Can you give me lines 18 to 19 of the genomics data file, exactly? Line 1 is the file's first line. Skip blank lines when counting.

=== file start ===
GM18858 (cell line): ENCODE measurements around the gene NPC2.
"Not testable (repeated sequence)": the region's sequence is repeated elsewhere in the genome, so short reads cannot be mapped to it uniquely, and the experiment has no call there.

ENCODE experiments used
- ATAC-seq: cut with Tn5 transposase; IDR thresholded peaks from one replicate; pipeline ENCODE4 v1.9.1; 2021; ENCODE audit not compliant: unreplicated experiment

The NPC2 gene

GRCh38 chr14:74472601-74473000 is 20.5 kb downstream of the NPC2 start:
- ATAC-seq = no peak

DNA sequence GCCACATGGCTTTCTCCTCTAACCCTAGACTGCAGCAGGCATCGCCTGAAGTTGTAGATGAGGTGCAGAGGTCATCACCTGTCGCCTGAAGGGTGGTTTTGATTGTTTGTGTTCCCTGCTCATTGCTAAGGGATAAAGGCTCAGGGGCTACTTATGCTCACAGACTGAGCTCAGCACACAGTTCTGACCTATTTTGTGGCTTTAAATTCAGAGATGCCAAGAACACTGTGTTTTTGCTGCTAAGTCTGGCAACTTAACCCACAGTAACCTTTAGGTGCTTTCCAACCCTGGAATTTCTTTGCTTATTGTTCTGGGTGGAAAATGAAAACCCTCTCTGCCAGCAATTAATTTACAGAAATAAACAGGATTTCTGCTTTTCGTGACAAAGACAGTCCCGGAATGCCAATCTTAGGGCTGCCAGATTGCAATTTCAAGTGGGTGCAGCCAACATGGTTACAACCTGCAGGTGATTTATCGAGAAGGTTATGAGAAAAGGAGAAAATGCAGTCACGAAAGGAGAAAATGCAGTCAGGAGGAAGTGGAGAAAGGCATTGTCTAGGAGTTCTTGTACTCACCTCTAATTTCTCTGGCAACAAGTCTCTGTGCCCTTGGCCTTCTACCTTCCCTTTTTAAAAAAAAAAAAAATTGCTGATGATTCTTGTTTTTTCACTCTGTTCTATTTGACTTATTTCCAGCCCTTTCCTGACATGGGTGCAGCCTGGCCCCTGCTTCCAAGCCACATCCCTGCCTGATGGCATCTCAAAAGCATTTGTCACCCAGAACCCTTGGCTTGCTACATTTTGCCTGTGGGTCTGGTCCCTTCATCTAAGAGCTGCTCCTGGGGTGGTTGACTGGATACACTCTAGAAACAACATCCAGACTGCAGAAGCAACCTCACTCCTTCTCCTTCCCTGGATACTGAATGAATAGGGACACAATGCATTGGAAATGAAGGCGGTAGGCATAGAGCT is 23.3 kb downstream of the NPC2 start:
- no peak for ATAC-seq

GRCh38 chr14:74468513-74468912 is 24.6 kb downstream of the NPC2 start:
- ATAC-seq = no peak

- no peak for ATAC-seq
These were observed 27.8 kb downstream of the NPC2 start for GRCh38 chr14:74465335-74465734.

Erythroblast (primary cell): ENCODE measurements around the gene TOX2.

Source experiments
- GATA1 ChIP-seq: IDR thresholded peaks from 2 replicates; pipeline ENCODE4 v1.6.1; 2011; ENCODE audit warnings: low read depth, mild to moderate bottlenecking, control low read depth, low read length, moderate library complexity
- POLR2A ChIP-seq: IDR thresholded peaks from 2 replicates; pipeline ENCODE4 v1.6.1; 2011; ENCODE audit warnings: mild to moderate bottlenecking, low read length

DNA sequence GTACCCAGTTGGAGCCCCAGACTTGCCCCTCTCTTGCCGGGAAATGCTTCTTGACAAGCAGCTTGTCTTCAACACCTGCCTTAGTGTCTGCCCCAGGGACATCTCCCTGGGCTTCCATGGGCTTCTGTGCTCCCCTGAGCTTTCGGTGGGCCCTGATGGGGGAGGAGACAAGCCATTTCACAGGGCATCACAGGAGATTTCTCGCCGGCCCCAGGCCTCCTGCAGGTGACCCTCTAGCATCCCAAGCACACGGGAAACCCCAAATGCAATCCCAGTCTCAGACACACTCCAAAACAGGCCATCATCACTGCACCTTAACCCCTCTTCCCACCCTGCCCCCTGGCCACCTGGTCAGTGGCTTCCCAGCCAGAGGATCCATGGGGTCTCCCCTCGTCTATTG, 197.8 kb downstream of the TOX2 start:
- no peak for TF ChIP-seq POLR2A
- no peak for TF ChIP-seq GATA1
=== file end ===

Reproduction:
DNA sequence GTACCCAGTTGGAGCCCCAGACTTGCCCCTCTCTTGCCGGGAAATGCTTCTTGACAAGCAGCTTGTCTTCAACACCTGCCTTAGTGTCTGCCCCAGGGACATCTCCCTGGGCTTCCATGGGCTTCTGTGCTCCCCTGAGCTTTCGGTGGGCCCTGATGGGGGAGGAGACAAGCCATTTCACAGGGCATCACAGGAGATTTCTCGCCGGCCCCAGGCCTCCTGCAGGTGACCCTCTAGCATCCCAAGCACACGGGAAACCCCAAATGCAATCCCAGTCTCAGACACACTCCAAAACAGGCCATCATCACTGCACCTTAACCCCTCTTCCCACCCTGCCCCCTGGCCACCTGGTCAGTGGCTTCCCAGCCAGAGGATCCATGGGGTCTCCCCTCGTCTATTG, 197.8 kb downstream of the TOX2 start:
- no peak for TF ChIP-seq POLR2A